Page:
It’s dark, musty and noisy. All eyes are focused on the boxing ring in the center of the arena. The spectators’ bloodlust permeates the air as they anticipate the ring of the fight bell. In one corner stands the well-promoted fighter Church Planting. In the other corner stands the scrappy street fighter Evangelism. The fighters stand ready, muscles twitching, gloves cinched tight, and eyes locked onto each other with laser focus. Who will win the match? Ding goes the fight bell.
Whether intended or not, the ministry world in the past few years has pitted Church Planting against Evangelism and vice versa. The inherent tension is felt at the national, state convention, associational, and local church levels. Which fighter do we root for in the ring? Which ministry do we fund in our church budget? The answer is … both.
Go to any ministry-minded conference, and church planting is the exciting, cool thing to be involved with, and for good reason. Church planting is important. Church planting is exciting, sitting at the intersection of ecclesiology, missiology and a pioneering spirit. It is the mechanism God provides to create and edify a community of believers so they can, in turn, reach the lost and reproduce. Paul describes church planting as a vital component of the model in Romans 15:18-25. To be sure, the Great Commission is virtually impossible to carry out without church planting. We rejoice in the 985 new church plants that the North American Mission Board (NAMB) assisted with last year  and the more than 13,800 new churches started overseas through the International Mission Board . We pray for further multiplication of reproducing churches.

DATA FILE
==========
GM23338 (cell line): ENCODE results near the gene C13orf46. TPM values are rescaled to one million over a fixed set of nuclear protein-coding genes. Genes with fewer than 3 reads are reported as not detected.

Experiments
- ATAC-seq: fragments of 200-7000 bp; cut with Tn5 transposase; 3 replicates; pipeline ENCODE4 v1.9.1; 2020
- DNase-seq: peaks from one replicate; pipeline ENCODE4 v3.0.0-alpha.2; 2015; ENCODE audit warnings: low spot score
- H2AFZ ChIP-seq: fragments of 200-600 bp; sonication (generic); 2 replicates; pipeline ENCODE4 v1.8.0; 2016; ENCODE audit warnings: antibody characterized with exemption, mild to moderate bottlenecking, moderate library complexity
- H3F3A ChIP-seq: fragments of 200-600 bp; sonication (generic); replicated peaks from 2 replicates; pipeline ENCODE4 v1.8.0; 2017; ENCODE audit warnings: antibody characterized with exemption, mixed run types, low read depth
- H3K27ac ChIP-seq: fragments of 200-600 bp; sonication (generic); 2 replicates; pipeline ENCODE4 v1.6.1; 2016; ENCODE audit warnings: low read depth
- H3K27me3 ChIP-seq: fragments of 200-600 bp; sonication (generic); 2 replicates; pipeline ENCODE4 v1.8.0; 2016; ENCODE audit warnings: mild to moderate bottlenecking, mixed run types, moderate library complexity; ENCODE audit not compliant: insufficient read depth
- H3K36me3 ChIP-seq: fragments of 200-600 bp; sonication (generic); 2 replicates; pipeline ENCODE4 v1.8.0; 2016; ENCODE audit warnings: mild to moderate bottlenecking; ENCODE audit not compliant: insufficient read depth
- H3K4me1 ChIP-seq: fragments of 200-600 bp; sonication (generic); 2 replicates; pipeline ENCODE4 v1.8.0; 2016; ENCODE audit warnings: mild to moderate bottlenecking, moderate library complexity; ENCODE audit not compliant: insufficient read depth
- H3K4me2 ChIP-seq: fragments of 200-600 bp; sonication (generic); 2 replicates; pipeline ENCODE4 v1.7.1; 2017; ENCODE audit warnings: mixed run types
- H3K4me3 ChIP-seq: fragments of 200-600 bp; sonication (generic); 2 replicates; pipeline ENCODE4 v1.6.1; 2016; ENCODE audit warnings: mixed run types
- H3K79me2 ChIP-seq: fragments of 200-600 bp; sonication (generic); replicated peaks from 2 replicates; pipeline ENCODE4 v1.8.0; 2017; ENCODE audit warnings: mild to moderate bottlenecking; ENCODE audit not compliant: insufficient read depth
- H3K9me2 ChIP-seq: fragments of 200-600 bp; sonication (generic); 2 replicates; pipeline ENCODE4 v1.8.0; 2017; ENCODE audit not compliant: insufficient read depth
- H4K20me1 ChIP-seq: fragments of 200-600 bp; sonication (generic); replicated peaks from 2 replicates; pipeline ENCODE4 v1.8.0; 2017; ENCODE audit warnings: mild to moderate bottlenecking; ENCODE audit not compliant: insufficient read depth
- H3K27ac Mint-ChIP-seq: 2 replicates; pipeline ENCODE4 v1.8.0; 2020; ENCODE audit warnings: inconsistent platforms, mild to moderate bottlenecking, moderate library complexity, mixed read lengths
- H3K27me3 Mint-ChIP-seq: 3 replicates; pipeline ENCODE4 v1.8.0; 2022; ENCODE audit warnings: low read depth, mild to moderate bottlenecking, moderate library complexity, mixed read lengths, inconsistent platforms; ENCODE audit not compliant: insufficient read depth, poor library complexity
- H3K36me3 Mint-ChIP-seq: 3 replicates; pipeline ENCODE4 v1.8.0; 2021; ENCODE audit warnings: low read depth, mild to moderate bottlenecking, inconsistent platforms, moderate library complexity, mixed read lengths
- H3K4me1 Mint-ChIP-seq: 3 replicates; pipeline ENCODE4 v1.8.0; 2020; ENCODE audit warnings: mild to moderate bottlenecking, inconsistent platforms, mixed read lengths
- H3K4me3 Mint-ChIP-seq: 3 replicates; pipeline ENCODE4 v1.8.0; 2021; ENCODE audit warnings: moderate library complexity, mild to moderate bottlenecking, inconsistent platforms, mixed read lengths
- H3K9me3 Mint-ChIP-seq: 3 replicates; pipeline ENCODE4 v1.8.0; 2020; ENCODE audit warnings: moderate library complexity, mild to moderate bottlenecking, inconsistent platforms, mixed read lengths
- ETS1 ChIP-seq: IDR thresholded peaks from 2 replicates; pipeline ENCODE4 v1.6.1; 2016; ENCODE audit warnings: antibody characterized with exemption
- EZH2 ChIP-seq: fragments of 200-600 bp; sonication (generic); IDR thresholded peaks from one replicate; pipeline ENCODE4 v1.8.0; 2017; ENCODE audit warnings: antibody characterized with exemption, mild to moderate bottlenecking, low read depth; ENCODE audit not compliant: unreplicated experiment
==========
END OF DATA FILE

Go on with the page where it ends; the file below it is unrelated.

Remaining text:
Church planting may be what is currently emphasized at conferences, but church planting cannot occur without personal evangelism. In the book of Acts, wherever evangelism occurs, churches are created . Evangelism is that Spirit-empowered activity in which the disciples of Jesus Christ give a complete and intentional witness to the life, death, burial and resurrection of Jesus Christ, calling unbelievers to become disciples of Jesus Christ by repenting of their sins and placing their faith in Jesus Christ alone . Frank Page, president and CEO of the executive committee of the Southern Baptist Convention, recently stated that he “is deeply concerned that we have so emphasized certain aspects of our ministry to the almost exclusion of personal evangelism” . The lack of personal evangelism leads to results that are apparent, namely the continuing decreases in the number of baptisms and weekly worship attendance . Ott and Wilson define church planting as “that ministry which through evangelism and discipleship establishes reproducing kingdom communities of believers in Jesus Christ who are committed to fulfilling biblical purposes under local spiritual leaders” . That is, evangelism is one of the necessary drivers of church planting. So much so that both evangelism and church planting are explicitly stated in NAMB’s mission statement . This makes logical sense—if church planters are not personally evangelizing, their new church plants will not grow or survive. Roughly three percent of all lost people come to church on their own initiative, leaving 97 percent to be reached by personal evangelism and invitation . Effective personal evangelism is critical for engaging a city.
So, ding goes the fight bell. The fighters circle and move toward each other. However, the spectators are shocked into silence. Instead of fighting, we see Church Planting and Evangelism embrace each other in a “man hug,” part the ropes, leave the ring, and exit together to fight the real opponent—the Prince of Darkness.
 Craig Ott and Gene Wilson, Global Church Planting: Biblical Principles and Best Practices for Multiplication (Grand Rapids: Baker Academic, 2011), 23.
 Matt Queen, Everyday Evangelism (Fort Worth: Seminary Hill Press, 2014), 15.
 Executive Committee, Southern Baptist Convention, Annual of the 2015 Southern Baptist Convention (Nashville, SBC, 2015), 134.
 Ott and Wilson, 8.
 North American Mission Board, Tool for Locating and Cultivating Evangelistic Prospects (Alpharetta: NAMB, 2000), 3.